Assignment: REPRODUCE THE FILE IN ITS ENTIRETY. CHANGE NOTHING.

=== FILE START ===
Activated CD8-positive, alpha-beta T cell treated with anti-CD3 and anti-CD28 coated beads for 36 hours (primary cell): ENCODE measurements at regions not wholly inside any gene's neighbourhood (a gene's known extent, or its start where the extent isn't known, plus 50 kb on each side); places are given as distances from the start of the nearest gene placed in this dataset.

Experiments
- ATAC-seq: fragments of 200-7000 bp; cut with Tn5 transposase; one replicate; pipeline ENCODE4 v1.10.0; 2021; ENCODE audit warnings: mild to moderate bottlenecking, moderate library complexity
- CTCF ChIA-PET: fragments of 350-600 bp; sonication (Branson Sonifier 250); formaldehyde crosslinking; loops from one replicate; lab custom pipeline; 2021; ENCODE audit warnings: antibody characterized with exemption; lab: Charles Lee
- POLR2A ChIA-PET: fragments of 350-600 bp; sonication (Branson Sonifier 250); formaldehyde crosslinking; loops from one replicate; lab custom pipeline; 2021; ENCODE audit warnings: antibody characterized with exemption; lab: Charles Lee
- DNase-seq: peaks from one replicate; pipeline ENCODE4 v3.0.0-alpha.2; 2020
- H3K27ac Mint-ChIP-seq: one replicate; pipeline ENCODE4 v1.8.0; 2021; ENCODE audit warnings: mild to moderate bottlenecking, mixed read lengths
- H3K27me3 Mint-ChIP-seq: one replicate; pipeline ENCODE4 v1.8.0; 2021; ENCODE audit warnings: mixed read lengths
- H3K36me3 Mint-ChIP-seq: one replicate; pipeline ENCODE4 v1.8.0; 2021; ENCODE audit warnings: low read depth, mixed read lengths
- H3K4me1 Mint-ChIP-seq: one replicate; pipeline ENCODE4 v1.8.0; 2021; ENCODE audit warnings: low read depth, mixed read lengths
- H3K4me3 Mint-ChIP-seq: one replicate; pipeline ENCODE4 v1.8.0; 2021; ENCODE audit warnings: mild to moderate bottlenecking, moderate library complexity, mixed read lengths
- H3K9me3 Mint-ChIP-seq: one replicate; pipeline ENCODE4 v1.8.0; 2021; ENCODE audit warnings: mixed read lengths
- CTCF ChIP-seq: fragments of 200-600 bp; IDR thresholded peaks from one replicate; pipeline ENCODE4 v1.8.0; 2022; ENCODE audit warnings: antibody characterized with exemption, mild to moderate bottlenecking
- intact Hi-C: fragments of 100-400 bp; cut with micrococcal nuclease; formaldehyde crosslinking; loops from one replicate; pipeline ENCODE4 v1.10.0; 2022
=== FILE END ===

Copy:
Activated CD8-positive, alpha-beta T cell treated with anti-CD3 and anti-CD28 coated beads for 36 hours (primary cell): ENCODE measurements at regions not wholly inside any gene's neighbourhood (a gene's known extent, or its start where the extent isn't known, plus 50 kb on each side); places are given as distances from the start of the nearest gene placed in this dataset.

Experiments
- ATAC-seq: fragments of 200-7000 bp; cut with Tn5 transposase; one replicate; pipeline ENCODE4 v1.10.0; 2021; ENCODE audit warnings: mild to moderate bottlenecking, moderate library complexity
- CTCF ChIA-PET: fragments of 350-600 bp; sonication (Branson Sonifier 250); formaldehyde crosslinking; loops from one replicate; lab custom pipeline; 2021; ENCODE audit warnings: antibody characterized with exemption; lab: Charles Lee
- POLR2A ChIA-PET: fragments of 350-600 bp; sonication (Branson Sonifier 250); formaldehyde crosslinking; loops from one replicate; lab custom pipeline; 2021; ENCODE audit warnings: antibody characterized with exemption; lab: Charles Lee
- DNase-seq: peaks from one replicate; pipeline ENCODE4 v3.0.0-alpha.2; 2020
- H3K27ac Mint-ChIP-seq: one replicate; pipeline ENCODE4 v1.8.0; 2021; ENCODE audit warnings: mild to moderate bottlenecking, mixed read lengths
- H3K27me3 Mint-ChIP-seq: one replicate; pipeline ENCODE4 v1.8.0; 2021; ENCODE audit warnings: mixed read lengths
- H3K36me3 Mint-ChIP-seq: one replicate; pipeline ENCODE4 v1.8.0; 2021; ENCODE audit warnings: low read depth, mixed read lengths
- H3K4me1 Mint-ChIP-seq: one replicate; pipeline ENCODE4 v1.8.0; 2021; ENCODE audit warnings: low read depth, mixed read lengths
- H3K4me3 Mint-ChIP-seq: one replicate; pipeline ENCODE4 v1.8.0; 2021; ENCODE audit warnings: mild to moderate bottlenecking, moderate library complexity, mixed read lengths
- H3K9me3 Mint-ChIP-seq: one replicate; pipeline ENCODE4 v1.8.0; 2021; ENCODE audit warnings: mixed read lengths
- CTCF ChIP-seq: fragments of 200-600 bp; IDR thresholded peaks from one replicate; pipeline ENCODE4 v1.8.0; 2022; ENCODE audit warnings: antibody characterized with exemption, mild to moderate bottlenecking
- intact Hi-C: fragments of 100-400 bp; cut with micrococcal nuclease; formaldehyde crosslinking; loops from one replicate; pipeline ENCODE4 v1.10.0; 2022